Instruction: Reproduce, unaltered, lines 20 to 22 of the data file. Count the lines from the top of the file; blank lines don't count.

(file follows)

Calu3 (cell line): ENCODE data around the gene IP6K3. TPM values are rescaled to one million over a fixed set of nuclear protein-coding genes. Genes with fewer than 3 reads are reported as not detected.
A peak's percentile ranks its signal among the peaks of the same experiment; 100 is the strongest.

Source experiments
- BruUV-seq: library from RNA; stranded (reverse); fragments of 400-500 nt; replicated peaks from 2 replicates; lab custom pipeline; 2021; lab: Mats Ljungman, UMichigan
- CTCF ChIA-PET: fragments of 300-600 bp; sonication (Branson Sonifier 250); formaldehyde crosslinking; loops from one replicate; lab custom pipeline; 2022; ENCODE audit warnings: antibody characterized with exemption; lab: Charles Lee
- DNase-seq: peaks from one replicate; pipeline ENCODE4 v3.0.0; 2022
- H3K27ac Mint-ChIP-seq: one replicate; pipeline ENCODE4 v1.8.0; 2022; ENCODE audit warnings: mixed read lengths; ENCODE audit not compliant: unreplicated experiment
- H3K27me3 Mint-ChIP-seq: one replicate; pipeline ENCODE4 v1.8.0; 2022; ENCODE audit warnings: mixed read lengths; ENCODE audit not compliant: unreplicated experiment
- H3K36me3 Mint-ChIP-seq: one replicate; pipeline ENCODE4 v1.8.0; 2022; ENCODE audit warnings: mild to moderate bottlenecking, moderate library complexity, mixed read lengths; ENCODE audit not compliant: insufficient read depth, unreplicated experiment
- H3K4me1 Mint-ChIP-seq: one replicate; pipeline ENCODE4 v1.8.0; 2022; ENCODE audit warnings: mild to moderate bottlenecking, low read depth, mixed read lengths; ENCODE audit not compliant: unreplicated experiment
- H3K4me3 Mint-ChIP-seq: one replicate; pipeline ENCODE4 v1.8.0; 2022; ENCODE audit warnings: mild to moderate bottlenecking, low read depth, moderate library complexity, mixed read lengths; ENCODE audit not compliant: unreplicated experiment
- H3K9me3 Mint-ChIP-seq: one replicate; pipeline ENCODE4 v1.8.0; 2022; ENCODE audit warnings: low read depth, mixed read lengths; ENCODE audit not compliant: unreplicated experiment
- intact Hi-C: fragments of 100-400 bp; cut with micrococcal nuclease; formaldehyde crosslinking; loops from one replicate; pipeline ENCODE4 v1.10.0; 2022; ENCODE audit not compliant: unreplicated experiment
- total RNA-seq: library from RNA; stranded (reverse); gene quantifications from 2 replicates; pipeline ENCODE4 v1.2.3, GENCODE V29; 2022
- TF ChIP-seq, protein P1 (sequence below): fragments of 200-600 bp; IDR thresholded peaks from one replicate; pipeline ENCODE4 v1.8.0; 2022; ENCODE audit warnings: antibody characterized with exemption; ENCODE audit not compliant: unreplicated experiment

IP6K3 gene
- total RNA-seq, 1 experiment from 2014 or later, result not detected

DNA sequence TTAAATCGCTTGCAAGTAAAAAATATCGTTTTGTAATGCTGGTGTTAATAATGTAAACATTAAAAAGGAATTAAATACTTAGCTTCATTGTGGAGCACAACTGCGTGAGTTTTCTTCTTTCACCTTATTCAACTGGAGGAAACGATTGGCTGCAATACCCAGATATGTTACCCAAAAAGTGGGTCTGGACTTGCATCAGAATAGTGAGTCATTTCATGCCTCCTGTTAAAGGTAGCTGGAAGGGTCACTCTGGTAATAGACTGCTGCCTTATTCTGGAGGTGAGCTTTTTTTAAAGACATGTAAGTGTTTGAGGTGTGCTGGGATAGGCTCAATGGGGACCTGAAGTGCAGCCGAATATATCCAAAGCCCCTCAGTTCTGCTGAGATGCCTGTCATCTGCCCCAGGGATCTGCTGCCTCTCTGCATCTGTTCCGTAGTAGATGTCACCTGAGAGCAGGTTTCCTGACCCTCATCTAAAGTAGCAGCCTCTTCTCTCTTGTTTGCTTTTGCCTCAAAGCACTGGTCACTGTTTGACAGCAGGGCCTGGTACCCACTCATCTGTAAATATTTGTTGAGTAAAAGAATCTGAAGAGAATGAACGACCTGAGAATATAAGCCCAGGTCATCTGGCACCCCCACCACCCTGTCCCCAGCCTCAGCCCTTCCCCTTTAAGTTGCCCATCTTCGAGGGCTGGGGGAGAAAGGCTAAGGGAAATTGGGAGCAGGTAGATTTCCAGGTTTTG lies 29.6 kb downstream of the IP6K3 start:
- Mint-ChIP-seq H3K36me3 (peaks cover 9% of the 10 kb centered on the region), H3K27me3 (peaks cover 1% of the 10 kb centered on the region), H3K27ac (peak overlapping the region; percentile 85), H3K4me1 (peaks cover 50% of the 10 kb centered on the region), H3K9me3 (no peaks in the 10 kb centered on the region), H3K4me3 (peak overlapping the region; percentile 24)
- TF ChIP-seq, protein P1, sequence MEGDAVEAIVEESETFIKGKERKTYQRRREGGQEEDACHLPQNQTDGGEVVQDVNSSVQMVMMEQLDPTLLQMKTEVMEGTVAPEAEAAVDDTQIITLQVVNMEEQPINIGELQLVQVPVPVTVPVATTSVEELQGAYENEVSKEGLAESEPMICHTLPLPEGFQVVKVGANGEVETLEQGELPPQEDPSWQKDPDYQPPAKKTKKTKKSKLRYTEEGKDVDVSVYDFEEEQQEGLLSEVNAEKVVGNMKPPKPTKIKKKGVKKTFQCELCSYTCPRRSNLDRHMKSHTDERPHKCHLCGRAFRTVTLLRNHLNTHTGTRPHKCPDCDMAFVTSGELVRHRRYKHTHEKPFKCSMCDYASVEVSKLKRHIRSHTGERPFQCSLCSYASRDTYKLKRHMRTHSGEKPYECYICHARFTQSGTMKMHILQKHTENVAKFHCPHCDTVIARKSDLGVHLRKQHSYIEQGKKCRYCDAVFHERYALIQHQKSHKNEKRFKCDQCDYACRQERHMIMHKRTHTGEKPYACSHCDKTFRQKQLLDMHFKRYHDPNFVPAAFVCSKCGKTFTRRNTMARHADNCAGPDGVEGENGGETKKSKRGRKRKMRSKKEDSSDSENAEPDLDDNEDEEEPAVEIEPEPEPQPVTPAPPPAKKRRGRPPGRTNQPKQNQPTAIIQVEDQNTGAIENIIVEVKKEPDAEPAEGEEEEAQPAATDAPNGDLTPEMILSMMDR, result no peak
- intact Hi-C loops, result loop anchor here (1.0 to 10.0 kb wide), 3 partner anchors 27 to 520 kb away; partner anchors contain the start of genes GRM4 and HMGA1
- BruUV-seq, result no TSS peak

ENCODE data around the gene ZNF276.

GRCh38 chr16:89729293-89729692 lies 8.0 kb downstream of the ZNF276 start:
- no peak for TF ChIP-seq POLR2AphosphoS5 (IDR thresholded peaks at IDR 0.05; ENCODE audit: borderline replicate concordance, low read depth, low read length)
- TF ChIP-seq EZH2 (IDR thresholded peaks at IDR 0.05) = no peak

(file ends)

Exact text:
- TF ChIP-seq, protein P1, sequence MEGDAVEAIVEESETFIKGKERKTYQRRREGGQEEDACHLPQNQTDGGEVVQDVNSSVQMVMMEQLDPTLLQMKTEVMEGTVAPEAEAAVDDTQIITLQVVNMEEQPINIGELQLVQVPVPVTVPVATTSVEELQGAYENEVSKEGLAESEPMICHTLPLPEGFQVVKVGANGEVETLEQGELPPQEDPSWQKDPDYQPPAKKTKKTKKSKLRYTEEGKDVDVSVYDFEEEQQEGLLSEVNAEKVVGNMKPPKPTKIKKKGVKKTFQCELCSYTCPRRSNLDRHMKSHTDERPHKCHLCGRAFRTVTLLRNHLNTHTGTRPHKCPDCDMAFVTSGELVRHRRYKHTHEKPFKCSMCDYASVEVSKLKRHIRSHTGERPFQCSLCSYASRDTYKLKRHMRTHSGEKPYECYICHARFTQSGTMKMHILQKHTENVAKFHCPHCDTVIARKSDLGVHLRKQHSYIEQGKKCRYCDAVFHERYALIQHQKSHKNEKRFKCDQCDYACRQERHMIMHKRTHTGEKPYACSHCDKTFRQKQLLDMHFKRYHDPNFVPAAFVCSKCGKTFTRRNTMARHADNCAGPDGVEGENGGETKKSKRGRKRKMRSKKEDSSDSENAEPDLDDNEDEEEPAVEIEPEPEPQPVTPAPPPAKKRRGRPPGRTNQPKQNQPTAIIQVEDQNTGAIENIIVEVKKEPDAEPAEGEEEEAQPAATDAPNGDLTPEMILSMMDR, result no peak
- intact Hi-C loops, result loop anchor here (1.0 to 10.0 kb wide), 3 partner anchors 27 to 520 kb away; partner anchors contain the start of genes GRM4 and HMGA1
- BruUV-seq, result no TSS peak